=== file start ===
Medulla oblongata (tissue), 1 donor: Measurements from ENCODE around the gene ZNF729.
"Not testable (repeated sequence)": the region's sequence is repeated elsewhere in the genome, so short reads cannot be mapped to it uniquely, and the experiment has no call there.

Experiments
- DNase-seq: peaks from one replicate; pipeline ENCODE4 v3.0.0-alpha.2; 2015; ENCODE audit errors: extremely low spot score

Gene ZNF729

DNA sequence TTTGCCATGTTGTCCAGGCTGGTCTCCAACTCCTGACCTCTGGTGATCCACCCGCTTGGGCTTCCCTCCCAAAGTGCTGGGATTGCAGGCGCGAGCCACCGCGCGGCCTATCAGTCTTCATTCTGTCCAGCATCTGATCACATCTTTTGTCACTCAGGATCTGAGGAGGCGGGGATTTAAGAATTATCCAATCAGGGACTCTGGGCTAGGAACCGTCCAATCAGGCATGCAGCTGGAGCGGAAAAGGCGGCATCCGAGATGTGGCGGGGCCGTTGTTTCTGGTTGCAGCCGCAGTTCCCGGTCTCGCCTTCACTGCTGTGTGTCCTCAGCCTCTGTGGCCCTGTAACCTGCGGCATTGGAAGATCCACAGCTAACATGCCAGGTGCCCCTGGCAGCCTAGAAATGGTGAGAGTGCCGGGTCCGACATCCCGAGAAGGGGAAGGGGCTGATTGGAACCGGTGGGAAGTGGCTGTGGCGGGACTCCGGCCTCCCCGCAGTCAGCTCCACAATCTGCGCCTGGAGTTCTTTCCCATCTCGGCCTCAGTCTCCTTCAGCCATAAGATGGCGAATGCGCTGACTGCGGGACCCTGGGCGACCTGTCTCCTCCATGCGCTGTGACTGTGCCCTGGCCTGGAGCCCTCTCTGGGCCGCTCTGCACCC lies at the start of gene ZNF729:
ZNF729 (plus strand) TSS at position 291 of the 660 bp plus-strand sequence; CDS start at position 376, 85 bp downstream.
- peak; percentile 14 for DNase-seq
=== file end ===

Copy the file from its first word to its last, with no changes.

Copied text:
Medulla oblongata (tissue), 1 donor: Measurements from ENCODE around the gene ZNF729.
"Not testable (repeated sequence)": the region's sequence is repeated elsewhere in the genome, so short reads cannot be mapped to it uniquely, and the experiment has no call there.

Experiments
- DNase-seq: peaks from one replicate; pipeline ENCODE4 v3.0.0-alpha.2; 2015; ENCODE audit errors: extremely low spot score

Gene ZNF729

DNA sequence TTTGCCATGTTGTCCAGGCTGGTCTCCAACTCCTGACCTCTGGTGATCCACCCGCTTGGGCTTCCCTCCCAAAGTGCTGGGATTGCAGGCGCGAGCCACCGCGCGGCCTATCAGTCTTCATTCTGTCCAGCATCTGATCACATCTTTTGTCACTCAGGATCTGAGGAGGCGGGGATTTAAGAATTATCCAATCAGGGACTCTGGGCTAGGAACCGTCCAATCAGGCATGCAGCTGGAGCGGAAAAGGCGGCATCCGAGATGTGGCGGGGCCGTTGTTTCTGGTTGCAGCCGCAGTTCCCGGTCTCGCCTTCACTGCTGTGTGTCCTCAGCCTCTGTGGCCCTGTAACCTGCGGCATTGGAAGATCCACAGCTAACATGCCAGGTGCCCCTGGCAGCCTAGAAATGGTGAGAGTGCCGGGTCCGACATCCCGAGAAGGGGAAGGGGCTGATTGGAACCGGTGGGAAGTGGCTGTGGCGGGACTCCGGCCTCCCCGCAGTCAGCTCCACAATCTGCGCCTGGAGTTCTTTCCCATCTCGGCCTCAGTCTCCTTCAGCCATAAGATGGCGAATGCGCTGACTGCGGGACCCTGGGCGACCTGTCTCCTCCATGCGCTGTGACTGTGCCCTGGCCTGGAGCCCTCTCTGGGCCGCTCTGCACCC lies at the start of gene ZNF729:
ZNF729 (plus strand) TSS at position 291 of the 660 bp plus-strand sequence; CDS start at position 376, 85 bp downstream.
- peak; percentile 14 for DNase-seq